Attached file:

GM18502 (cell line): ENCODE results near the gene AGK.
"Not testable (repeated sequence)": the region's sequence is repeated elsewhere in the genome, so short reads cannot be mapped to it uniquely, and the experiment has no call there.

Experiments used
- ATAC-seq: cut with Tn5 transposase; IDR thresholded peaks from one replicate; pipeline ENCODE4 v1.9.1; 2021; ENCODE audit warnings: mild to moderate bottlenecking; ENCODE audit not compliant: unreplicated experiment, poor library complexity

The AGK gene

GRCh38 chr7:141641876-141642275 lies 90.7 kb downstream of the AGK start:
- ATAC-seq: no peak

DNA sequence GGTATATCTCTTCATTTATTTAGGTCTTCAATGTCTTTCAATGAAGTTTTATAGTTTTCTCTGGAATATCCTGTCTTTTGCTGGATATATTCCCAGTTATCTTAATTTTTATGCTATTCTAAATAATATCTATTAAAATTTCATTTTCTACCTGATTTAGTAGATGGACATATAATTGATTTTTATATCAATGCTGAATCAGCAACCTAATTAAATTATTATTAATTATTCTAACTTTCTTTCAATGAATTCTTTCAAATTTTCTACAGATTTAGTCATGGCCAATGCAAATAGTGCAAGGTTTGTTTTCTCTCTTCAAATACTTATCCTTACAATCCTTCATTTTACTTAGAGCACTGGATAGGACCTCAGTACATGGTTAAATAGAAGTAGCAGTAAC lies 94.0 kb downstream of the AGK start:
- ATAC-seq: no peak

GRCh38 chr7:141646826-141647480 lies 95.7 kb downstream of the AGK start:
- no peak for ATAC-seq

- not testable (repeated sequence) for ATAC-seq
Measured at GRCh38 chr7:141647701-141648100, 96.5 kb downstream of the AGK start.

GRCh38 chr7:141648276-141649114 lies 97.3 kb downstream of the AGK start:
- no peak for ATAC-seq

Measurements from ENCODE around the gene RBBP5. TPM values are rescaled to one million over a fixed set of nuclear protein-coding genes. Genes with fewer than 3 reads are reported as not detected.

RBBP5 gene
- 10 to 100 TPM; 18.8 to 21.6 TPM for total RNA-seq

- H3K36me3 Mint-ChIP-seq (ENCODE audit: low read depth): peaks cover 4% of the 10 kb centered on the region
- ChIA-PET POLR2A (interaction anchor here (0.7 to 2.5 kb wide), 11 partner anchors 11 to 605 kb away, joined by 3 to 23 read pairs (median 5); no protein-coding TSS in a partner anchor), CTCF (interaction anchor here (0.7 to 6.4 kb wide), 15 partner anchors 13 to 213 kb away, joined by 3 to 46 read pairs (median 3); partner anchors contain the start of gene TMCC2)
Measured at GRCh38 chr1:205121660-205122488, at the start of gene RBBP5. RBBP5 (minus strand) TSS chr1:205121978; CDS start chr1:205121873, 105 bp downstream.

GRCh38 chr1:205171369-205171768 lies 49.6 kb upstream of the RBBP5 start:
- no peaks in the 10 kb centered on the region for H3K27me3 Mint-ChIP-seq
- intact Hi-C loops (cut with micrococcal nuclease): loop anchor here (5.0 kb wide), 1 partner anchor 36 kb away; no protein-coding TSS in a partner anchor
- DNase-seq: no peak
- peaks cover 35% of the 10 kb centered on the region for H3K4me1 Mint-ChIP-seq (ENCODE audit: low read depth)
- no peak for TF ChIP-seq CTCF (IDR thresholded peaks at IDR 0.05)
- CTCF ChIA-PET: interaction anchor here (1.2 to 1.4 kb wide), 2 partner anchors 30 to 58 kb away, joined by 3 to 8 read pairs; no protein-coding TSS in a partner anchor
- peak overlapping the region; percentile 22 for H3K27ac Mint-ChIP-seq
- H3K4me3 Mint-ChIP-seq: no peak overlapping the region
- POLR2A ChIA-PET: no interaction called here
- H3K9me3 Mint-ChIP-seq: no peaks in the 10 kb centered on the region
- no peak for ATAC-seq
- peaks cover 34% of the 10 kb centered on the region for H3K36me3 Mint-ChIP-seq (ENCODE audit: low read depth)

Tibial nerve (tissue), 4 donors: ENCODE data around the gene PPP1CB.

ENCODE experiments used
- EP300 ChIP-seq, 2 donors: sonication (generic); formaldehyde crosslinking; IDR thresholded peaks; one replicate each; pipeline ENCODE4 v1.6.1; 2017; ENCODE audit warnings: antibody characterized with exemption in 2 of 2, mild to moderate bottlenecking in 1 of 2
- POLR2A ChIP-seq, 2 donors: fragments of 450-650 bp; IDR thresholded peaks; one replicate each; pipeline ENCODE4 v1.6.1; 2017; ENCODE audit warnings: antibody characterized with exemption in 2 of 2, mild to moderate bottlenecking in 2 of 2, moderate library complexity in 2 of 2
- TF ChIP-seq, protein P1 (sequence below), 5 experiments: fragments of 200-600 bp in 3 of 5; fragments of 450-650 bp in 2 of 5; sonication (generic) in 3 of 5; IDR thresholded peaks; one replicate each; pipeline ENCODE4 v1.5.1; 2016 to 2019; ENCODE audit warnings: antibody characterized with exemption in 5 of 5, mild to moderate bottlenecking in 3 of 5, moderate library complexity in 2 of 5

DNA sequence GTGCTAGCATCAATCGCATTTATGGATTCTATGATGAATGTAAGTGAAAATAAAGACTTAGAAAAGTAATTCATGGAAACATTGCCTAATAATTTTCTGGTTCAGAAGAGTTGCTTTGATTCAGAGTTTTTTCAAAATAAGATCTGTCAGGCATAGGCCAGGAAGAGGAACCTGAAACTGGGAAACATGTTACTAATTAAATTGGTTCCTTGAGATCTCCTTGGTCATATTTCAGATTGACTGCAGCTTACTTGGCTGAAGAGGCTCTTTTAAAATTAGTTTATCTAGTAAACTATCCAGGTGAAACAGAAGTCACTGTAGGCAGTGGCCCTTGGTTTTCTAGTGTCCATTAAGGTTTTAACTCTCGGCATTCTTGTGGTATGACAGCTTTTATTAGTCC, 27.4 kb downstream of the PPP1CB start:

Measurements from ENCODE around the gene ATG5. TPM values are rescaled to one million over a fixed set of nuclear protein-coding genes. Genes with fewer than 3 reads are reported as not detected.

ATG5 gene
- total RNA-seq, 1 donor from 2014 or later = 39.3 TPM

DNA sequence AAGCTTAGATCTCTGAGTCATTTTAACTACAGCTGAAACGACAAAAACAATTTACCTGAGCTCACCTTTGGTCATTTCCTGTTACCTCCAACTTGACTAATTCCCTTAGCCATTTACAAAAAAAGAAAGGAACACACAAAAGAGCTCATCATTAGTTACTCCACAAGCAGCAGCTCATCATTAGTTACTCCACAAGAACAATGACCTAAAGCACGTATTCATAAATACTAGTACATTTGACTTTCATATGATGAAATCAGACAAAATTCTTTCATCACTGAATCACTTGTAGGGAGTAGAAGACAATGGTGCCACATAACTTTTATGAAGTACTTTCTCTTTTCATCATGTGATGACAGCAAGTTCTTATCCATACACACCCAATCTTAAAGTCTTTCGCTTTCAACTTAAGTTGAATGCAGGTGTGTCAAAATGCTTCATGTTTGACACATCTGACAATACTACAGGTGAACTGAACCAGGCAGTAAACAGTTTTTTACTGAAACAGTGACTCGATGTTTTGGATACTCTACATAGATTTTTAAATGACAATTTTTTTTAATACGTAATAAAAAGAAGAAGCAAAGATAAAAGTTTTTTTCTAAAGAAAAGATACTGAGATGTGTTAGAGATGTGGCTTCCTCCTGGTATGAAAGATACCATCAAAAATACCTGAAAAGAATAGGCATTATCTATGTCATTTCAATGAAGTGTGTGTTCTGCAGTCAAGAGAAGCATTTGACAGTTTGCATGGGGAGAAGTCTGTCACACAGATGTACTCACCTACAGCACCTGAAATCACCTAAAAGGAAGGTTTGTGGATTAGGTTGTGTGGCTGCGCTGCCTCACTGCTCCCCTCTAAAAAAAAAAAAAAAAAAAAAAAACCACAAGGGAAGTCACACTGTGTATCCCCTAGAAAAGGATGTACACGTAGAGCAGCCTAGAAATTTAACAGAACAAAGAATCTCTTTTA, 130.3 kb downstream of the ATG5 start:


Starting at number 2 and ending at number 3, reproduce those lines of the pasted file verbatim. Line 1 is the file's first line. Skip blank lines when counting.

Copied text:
"Not testable (repeated sequence)": the region's sequence is repeated elsewhere in the genome, so short reads cannot be mapped to it uniquely, and the experiment has no call there.

Experiments used